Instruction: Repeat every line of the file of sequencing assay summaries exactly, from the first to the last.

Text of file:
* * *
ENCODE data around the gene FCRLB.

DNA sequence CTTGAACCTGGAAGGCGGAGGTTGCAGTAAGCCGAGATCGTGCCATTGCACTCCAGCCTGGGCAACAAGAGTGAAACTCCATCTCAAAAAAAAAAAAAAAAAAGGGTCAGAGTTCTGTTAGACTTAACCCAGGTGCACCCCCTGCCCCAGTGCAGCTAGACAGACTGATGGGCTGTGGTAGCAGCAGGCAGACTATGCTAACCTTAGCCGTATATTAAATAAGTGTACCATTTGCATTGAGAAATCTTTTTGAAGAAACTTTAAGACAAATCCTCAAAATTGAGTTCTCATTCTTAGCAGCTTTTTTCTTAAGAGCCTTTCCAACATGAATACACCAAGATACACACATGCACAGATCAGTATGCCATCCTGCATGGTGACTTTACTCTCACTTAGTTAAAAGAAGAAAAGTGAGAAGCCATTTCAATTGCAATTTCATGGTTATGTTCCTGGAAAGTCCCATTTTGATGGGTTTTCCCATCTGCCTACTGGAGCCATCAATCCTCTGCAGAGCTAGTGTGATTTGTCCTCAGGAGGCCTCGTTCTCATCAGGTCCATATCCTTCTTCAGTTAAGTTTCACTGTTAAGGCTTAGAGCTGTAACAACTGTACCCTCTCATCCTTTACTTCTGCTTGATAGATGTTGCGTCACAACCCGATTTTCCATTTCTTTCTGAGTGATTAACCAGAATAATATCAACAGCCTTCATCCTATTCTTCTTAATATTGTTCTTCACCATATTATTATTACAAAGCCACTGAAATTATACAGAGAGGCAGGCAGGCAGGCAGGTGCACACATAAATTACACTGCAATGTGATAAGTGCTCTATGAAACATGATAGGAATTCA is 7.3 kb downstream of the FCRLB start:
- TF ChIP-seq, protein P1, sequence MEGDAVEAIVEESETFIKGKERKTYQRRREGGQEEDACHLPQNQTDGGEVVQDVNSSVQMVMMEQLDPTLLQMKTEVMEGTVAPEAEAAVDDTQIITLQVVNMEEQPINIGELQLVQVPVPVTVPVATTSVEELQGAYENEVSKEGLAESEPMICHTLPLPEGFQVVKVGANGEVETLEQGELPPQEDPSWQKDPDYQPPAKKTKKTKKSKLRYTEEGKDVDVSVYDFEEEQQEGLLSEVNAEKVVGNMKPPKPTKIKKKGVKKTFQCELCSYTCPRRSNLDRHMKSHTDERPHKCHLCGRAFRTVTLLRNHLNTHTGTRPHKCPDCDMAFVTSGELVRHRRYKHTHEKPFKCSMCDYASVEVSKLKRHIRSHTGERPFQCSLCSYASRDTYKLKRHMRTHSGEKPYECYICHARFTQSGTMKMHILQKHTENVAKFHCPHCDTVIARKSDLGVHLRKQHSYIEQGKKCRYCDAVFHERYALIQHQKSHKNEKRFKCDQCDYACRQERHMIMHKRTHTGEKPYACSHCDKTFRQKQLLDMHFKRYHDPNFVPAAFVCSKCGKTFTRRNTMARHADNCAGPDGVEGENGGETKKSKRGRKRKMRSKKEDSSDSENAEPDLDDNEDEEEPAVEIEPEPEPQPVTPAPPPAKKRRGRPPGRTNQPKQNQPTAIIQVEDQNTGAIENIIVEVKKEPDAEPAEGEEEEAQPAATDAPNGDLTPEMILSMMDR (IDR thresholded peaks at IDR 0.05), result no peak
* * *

ENCODE data around the gene FCRLB.

DNA sequence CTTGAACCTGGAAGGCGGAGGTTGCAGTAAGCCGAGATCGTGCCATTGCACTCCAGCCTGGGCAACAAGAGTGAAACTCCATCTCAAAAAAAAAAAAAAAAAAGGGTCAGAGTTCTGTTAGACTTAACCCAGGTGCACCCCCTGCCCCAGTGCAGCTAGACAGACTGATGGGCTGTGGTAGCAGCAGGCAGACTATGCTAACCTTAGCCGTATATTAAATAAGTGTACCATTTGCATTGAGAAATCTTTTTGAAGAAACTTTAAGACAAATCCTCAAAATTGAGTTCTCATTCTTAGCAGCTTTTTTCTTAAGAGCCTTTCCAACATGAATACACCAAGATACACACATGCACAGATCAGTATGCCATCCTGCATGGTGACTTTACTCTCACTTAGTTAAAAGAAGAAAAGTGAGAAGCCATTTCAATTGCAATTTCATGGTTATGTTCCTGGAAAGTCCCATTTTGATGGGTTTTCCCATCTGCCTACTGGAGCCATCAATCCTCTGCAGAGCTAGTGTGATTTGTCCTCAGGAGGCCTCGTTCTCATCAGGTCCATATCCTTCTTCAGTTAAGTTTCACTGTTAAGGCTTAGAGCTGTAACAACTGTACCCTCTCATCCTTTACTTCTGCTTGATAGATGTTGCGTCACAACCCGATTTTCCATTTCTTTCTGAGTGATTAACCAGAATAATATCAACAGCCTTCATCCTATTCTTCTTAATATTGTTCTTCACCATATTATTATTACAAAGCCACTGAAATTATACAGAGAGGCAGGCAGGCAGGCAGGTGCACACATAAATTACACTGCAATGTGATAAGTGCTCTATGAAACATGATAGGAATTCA is 7.3 kb downstream of the FCRLB start:
- TF ChIP-seq, protein P1, sequence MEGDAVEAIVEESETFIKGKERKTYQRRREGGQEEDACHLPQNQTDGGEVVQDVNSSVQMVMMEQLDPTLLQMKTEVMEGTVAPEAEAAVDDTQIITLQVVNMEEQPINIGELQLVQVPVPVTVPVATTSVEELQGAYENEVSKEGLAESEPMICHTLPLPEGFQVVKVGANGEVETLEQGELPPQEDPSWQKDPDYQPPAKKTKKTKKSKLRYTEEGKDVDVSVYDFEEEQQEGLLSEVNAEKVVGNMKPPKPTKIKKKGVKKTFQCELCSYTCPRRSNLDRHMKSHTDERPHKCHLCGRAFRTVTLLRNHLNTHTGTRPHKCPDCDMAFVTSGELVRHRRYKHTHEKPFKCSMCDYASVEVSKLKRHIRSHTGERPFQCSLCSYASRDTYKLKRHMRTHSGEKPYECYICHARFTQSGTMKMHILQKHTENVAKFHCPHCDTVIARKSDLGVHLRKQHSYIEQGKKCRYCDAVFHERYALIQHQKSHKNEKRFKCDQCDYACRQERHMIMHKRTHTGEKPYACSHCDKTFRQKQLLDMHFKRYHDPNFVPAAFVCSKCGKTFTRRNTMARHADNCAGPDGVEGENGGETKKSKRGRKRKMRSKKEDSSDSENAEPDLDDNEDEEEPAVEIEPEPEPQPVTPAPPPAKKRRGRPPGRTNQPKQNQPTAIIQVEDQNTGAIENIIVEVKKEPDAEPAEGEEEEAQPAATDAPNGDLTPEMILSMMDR (IDR thresholded peaks at IDR 0.05), result no peak